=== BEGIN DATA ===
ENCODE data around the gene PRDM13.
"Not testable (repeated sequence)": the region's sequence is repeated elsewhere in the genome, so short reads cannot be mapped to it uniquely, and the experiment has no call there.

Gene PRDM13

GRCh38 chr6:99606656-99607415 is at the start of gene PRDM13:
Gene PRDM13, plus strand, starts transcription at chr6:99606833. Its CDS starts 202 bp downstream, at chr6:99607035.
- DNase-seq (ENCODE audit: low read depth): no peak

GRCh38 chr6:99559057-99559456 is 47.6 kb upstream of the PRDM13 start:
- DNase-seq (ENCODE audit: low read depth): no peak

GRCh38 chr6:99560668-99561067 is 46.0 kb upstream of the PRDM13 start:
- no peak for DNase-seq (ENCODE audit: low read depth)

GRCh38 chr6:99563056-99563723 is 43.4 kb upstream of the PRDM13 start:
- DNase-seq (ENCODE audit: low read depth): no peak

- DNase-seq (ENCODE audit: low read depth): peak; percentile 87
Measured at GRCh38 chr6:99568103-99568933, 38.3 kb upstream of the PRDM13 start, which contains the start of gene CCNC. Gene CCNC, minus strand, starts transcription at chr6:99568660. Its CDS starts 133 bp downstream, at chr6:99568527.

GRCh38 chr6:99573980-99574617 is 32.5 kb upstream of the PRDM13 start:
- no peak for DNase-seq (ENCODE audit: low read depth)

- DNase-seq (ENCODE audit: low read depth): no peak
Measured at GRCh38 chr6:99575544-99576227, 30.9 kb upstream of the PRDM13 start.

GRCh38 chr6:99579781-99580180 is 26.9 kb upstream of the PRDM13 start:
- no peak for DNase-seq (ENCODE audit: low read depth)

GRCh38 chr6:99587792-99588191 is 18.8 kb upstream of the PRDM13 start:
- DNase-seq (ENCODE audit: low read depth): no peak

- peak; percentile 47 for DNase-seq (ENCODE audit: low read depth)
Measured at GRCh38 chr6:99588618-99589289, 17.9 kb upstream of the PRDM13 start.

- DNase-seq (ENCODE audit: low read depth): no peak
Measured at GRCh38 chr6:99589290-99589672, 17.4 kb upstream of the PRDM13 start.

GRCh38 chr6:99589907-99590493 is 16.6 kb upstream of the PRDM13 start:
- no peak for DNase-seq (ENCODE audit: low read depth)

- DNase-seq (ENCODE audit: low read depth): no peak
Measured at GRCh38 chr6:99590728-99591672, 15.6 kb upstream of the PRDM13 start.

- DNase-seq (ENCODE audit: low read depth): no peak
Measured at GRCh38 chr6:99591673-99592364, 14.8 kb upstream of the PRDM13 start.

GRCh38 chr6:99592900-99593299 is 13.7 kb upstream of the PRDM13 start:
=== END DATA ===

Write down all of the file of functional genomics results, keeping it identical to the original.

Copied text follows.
ENCODE data around the gene PRDM13.
"Not testable (repeated sequence)": the region's sequence is repeated elsewhere in the genome, so short reads cannot be mapped to it uniquely, and the experiment has no call there.

Gene PRDM13

GRCh38 chr6:99606656-99607415 is at the start of gene PRDM13:
Gene PRDM13, plus strand, starts transcription at chr6:99606833. Its CDS starts 202 bp downstream, at chr6:99607035.
- DNase-seq (ENCODE audit: low read depth): no peak

GRCh38 chr6:99559057-99559456 is 47.6 kb upstream of the PRDM13 start:
- DNase-seq (ENCODE audit: low read depth): no peak

GRCh38 chr6:99560668-99561067 is 46.0 kb upstream of the PRDM13 start:
- no peak for DNase-seq (ENCODE audit: low read depth)

GRCh38 chr6:99563056-99563723 is 43.4 kb upstream of the PRDM13 start:
- DNase-seq (ENCODE audit: low read depth): no peak

- DNase-seq (ENCODE audit: low read depth): peak; percentile 87
Measured at GRCh38 chr6:99568103-99568933, 38.3 kb upstream of the PRDM13 start, which contains the start of gene CCNC. Gene CCNC, minus strand, starts transcription at chr6:99568660. Its CDS starts 133 bp downstream, at chr6:99568527.

GRCh38 chr6:99573980-99574617 is 32.5 kb upstream of the PRDM13 start:
- no peak for DNase-seq (ENCODE audit: low read depth)

- DNase-seq (ENCODE audit: low read depth): no peak
Measured at GRCh38 chr6:99575544-99576227, 30.9 kb upstream of the PRDM13 start.

GRCh38 chr6:99579781-99580180 is 26.9 kb upstream of the PRDM13 start:
- no peak for DNase-seq (ENCODE audit: low read depth)

GRCh38 chr6:99587792-99588191 is 18.8 kb upstream of the PRDM13 start:
- DNase-seq (ENCODE audit: low read depth): no peak

- peak; percentile 47 for DNase-seq (ENCODE audit: low read depth)
Measured at GRCh38 chr6:99588618-99589289, 17.9 kb upstream of the PRDM13 start.

- DNase-seq (ENCODE audit: low read depth): no peak
Measured at GRCh38 chr6:99589290-99589672, 17.4 kb upstream of the PRDM13 start.

GRCh38 chr6:99589907-99590493 is 16.6 kb upstream of the PRDM13 start:
- no peak for DNase-seq (ENCODE audit: low read depth)

- DNase-seq (ENCODE audit: low read depth): no peak
Measured at GRCh38 chr6:99590728-99591672, 15.6 kb upstream of the PRDM13 start.

- DNase-seq (ENCODE audit: low read depth): no peak
Measured at GRCh38 chr6:99591673-99592364, 14.8 kb upstream of the PRDM13 start.

GRCh38 chr6:99592900-99593299 is 13.7 kb upstream of the PRDM13 start: